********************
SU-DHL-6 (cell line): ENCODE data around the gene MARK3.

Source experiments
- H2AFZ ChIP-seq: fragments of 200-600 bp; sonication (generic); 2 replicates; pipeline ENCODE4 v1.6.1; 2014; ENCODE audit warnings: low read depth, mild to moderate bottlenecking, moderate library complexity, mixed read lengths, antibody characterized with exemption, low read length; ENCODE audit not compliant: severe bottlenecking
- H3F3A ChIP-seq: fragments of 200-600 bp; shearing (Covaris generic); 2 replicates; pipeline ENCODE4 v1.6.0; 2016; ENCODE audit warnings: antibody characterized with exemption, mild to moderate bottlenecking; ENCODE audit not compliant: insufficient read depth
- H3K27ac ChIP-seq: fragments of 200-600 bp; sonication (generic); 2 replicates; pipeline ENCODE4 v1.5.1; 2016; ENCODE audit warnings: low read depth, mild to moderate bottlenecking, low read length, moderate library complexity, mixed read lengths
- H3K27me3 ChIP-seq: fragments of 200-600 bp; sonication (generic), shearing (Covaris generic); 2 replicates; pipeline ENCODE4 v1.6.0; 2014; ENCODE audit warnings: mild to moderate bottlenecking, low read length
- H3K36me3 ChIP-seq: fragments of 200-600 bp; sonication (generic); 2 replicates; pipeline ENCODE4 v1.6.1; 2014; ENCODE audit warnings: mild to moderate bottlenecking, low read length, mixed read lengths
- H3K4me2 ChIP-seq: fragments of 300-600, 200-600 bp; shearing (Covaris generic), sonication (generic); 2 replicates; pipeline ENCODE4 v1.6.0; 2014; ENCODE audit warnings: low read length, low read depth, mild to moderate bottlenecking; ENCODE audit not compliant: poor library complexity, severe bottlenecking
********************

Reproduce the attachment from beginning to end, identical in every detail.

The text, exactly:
SU-DHL-6 (cell line): ENCODE data around the gene MARK3.

Source experiments
- H2AFZ ChIP-seq: fragments of 200-600 bp; sonication (generic); 2 replicates; pipeline ENCODE4 v1.6.1; 2014; ENCODE audit warnings: low read depth, mild to moderate bottlenecking, moderate library complexity, mixed read lengths, antibody characterized with exemption, low read length; ENCODE audit not compliant: severe bottlenecking
- H3F3A ChIP-seq: fragments of 200-600 bp; shearing (Covaris generic); 2 replicates; pipeline ENCODE4 v1.6.0; 2016; ENCODE audit warnings: antibody characterized with exemption, mild to moderate bottlenecking; ENCODE audit not compliant: insufficient read depth
- H3K27ac ChIP-seq: fragments of 200-600 bp; sonication (generic); 2 replicates; pipeline ENCODE4 v1.5.1; 2016; ENCODE audit warnings: low read depth, mild to moderate bottlenecking, low read length, moderate library complexity, mixed read lengths
- H3K27me3 ChIP-seq: fragments of 200-600 bp; sonication (generic), shearing (Covaris generic); 2 replicates; pipeline ENCODE4 v1.6.0; 2014; ENCODE audit warnings: mild to moderate bottlenecking, low read length
- H3K36me3 ChIP-seq: fragments of 200-600 bp; sonication (generic); 2 replicates; pipeline ENCODE4 v1.6.1; 2014; ENCODE audit warnings: mild to moderate bottlenecking, low read length, mixed read lengths
- H3K4me2 ChIP-seq: fragments of 300-600, 200-600 bp; shearing (Covaris generic), sonication (generic); 2 replicates; pipeline ENCODE4 v1.6.0; 2014; ENCODE audit warnings: low read length, low read depth, mild to moderate bottlenecking; ENCODE audit not compliant: poor library complexity, severe bottlenecking